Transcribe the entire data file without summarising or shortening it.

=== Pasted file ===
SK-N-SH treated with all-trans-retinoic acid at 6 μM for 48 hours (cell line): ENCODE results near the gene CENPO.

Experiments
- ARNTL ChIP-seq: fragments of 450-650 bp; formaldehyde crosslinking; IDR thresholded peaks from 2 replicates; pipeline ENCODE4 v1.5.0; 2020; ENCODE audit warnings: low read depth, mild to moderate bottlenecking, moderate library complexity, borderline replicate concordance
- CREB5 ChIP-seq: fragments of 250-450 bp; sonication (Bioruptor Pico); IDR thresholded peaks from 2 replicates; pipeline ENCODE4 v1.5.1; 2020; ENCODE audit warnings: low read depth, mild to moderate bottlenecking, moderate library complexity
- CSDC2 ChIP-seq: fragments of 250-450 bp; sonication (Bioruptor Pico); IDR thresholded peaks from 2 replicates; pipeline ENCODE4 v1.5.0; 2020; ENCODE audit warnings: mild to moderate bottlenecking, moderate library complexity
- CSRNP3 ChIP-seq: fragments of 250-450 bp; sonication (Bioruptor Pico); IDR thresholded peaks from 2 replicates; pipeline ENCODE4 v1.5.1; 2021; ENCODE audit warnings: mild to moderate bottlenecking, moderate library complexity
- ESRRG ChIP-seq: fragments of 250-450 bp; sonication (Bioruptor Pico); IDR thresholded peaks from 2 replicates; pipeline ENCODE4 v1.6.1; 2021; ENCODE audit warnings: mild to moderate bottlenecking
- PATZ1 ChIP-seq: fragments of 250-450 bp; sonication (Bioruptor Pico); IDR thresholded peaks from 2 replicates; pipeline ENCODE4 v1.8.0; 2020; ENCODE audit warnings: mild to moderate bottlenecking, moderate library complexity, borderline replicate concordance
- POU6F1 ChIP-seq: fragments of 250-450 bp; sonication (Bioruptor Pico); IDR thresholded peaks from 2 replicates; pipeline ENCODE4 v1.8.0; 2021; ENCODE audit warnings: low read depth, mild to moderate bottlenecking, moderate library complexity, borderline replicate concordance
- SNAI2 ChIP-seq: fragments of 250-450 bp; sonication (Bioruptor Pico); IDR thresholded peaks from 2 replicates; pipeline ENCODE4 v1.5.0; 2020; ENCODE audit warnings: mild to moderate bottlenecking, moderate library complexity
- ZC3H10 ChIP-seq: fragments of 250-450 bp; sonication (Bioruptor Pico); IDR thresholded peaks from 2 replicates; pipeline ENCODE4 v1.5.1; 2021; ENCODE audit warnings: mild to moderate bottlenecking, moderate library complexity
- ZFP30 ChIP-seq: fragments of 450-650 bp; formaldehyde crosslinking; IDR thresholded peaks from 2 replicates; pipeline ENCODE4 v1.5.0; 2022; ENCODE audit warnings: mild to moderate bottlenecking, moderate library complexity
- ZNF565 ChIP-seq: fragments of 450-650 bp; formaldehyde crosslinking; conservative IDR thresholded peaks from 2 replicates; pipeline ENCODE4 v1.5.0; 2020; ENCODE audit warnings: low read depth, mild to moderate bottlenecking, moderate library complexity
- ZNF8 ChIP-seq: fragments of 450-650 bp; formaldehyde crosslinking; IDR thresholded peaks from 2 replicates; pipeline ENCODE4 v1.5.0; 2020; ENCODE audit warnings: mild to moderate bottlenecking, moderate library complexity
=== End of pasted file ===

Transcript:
SK-N-SH treated with all-trans-retinoic acid at 6 μM for 48 hours (cell line): ENCODE results near the gene CENPO.

Experiments
- ARNTL ChIP-seq: fragments of 450-650 bp; formaldehyde crosslinking; IDR thresholded peaks from 2 replicates; pipeline ENCODE4 v1.5.0; 2020; ENCODE audit warnings: low read depth, mild to moderate bottlenecking, moderate library complexity, borderline replicate concordance
- CREB5 ChIP-seq: fragments of 250-450 bp; sonication (Bioruptor Pico); IDR thresholded peaks from 2 replicates; pipeline ENCODE4 v1.5.1; 2020; ENCODE audit warnings: low read depth, mild to moderate bottlenecking, moderate library complexity
- CSDC2 ChIP-seq: fragments of 250-450 bp; sonication (Bioruptor Pico); IDR thresholded peaks from 2 replicates; pipeline ENCODE4 v1.5.0; 2020; ENCODE audit warnings: mild to moderate bottlenecking, moderate library complexity
- CSRNP3 ChIP-seq: fragments of 250-450 bp; sonication (Bioruptor Pico); IDR thresholded peaks from 2 replicates; pipeline ENCODE4 v1.5.1; 2021; ENCODE audit warnings: mild to moderate bottlenecking, moderate library complexity
- ESRRG ChIP-seq: fragments of 250-450 bp; sonication (Bioruptor Pico); IDR thresholded peaks from 2 replicates; pipeline ENCODE4 v1.6.1; 2021; ENCODE audit warnings: mild to moderate bottlenecking
- PATZ1 ChIP-seq: fragments of 250-450 bp; sonication (Bioruptor Pico); IDR thresholded peaks from 2 replicates; pipeline ENCODE4 v1.8.0; 2020; ENCODE audit warnings: mild to moderate bottlenecking, moderate library complexity, borderline replicate concordance
- POU6F1 ChIP-seq: fragments of 250-450 bp; sonication (Bioruptor Pico); IDR thresholded peaks from 2 replicates; pipeline ENCODE4 v1.8.0; 2021; ENCODE audit warnings: low read depth, mild to moderate bottlenecking, moderate library complexity, borderline replicate concordance
- SNAI2 ChIP-seq: fragments of 250-450 bp; sonication (Bioruptor Pico); IDR thresholded peaks from 2 replicates; pipeline ENCODE4 v1.5.0; 2020; ENCODE audit warnings: mild to moderate bottlenecking, moderate library complexity
- ZC3H10 ChIP-seq: fragments of 250-450 bp; sonication (Bioruptor Pico); IDR thresholded peaks from 2 replicates; pipeline ENCODE4 v1.5.1; 2021; ENCODE audit warnings: mild to moderate bottlenecking, moderate library complexity
- ZFP30 ChIP-seq: fragments of 450-650 bp; formaldehyde crosslinking; IDR thresholded peaks from 2 replicates; pipeline ENCODE4 v1.5.0; 2022; ENCODE audit warnings: mild to moderate bottlenecking, moderate library complexity
- ZNF565 ChIP-seq: fragments of 450-650 bp; formaldehyde crosslinking; conservative IDR thresholded peaks from 2 replicates; pipeline ENCODE4 v1.5.0; 2020; ENCODE audit warnings: low read depth, mild to moderate bottlenecking, moderate library complexity
- ZNF8 ChIP-seq: fragments of 450-650 bp; formaldehyde crosslinking; IDR thresholded peaks from 2 replicates; pipeline ENCODE4 v1.5.0; 2020; ENCODE audit warnings: mild to moderate bottlenecking, moderate library complexity